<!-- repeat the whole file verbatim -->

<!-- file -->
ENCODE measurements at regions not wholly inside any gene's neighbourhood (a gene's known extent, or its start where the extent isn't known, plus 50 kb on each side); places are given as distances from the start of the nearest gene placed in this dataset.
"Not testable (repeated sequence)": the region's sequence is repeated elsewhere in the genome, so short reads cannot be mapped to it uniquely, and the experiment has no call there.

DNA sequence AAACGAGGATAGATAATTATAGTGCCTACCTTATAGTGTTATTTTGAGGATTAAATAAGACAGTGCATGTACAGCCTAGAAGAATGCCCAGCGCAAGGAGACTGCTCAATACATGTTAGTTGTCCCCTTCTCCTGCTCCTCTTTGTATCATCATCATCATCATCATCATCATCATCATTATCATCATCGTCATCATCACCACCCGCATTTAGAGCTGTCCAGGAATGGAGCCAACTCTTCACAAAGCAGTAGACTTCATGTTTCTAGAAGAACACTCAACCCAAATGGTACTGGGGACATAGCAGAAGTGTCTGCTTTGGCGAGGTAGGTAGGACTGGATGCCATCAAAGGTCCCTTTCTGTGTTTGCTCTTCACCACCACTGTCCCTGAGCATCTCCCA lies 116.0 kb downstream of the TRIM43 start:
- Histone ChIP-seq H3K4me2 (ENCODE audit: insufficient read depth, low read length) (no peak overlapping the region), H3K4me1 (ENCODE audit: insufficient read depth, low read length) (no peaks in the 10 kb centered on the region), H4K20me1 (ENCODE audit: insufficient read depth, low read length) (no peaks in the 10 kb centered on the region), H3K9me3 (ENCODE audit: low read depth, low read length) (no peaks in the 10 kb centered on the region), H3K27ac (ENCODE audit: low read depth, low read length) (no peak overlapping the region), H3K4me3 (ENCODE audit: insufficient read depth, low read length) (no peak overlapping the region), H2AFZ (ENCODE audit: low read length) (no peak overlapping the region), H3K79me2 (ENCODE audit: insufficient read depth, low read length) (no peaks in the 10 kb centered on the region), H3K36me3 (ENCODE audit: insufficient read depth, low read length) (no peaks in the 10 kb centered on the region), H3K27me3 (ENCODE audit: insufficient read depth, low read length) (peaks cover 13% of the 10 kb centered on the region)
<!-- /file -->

ENCODE measurements at regions not wholly inside any gene's neighbourhood (a gene's known extent, or its start where the extent isn't known, plus 50 kb on each side); places are given as distances from the start of the nearest gene placed in this dataset.
"Not testable (repeated sequence)": the region's sequence is repeated elsewhere in the genome, so short reads cannot be mapped to it uniquely, and the experiment has no call there.

DNA sequence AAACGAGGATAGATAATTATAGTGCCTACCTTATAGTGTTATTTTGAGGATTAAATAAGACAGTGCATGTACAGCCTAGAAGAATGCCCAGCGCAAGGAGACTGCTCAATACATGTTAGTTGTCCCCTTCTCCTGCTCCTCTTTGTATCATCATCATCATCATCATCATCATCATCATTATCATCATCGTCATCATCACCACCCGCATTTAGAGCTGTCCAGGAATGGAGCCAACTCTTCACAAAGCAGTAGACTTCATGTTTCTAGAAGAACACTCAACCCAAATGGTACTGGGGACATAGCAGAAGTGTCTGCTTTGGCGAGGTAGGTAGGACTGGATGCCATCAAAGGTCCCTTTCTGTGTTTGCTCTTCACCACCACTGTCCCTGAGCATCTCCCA lies 116.0 kb downstream of the TRIM43 start:
- Histone ChIP-seq H3K4me2 (ENCODE audit: insufficient read depth, low read length) (no peak overlapping the region), H3K4me1 (ENCODE audit: insufficient read depth, low read length) (no peaks in the 10 kb centered on the region), H4K20me1 (ENCODE audit: insufficient read depth, low read length) (no peaks in the 10 kb centered on the region), H3K9me3 (ENCODE audit: low read depth, low read length) (no peaks in the 10 kb centered on the region), H3K27ac (ENCODE audit: low read depth, low read length) (no peak overlapping the region), H3K4me3 (ENCODE audit: insufficient read depth, low read length) (no peak overlapping the region), H2AFZ (ENCODE audit: low read length) (no peak overlapping the region), H3K79me2 (ENCODE audit: insufficient read depth, low read length) (no peaks in the 10 kb centered on the region), H3K36me3 (ENCODE audit: insufficient read depth, low read length) (no peaks in the 10 kb centered on the region), H3K27me3 (ENCODE audit: insufficient read depth, low read length) (peaks cover 13% of the 10 kb centered on the region)